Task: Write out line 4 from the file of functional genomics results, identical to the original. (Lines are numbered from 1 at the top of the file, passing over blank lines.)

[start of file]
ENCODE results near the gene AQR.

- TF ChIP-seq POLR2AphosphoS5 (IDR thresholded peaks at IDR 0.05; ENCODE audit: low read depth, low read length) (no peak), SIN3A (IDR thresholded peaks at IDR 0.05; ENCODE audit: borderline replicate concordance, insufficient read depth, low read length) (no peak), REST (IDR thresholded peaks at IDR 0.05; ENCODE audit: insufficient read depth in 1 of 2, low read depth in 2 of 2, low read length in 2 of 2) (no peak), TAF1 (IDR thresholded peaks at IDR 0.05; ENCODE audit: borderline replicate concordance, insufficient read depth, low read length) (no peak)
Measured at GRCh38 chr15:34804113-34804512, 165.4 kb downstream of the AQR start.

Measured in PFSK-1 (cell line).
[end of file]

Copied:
Measured in PFSK-1 (cell line).